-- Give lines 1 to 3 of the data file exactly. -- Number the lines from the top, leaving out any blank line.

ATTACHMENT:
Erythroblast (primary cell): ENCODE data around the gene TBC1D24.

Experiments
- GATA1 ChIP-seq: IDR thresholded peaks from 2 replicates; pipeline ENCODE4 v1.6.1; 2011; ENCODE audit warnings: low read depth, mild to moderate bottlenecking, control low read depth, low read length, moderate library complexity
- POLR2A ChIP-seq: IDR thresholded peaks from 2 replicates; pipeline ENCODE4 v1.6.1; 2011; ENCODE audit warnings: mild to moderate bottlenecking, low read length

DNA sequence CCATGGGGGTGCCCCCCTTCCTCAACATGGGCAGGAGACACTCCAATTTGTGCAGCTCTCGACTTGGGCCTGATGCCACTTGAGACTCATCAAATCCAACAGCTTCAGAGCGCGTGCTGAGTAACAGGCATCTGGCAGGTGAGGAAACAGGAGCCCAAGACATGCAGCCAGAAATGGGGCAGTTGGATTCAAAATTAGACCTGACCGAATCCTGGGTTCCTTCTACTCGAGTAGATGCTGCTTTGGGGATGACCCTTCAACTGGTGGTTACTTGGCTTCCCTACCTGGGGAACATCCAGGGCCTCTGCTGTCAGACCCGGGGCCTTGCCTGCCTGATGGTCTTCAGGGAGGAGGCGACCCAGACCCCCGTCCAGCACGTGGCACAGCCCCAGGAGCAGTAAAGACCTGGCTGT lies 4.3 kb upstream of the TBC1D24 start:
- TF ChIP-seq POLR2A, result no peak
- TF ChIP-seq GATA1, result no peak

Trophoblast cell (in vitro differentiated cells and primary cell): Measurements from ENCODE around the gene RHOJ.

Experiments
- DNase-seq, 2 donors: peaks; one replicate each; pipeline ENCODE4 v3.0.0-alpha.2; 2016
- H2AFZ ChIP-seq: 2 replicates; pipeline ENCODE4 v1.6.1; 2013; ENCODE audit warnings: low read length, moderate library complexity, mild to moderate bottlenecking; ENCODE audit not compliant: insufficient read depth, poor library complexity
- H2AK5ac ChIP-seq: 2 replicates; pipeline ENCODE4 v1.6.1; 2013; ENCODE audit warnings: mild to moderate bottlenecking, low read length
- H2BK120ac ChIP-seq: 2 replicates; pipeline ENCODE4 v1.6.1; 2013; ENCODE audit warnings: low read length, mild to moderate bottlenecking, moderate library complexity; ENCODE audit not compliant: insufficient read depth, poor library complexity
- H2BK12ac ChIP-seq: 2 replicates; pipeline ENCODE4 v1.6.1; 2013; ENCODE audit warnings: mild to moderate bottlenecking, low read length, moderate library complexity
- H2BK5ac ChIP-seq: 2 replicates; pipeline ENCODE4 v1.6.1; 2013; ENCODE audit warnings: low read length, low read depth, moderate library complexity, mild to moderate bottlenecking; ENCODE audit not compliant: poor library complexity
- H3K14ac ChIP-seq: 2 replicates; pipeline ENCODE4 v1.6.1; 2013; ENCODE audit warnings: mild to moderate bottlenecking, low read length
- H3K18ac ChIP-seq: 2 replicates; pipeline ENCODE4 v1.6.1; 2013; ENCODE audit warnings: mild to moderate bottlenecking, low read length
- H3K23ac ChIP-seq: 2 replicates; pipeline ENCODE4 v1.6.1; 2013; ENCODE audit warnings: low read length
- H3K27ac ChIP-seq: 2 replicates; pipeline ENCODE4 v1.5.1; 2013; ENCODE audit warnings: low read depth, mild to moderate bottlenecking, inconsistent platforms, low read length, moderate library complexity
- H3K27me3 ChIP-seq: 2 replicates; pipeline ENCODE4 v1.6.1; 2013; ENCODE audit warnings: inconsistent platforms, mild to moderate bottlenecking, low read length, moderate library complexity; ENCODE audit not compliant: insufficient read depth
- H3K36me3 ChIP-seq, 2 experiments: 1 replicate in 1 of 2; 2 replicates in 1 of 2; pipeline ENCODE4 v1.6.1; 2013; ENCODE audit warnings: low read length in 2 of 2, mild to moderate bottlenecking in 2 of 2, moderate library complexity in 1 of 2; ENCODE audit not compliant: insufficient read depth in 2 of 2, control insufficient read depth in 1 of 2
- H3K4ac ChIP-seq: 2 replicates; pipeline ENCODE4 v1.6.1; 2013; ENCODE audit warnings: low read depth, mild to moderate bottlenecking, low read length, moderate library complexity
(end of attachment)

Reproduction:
Erythroblast (primary cell): ENCODE data around the gene TBC1D24.

Experiments
- GATA1 ChIP-seq: IDR thresholded peaks from 2 replicates; pipeline ENCODE4 v1.6.1; 2011; ENCODE audit warnings: low read depth, mild to moderate bottlenecking, control low read depth, low read length, moderate library complexity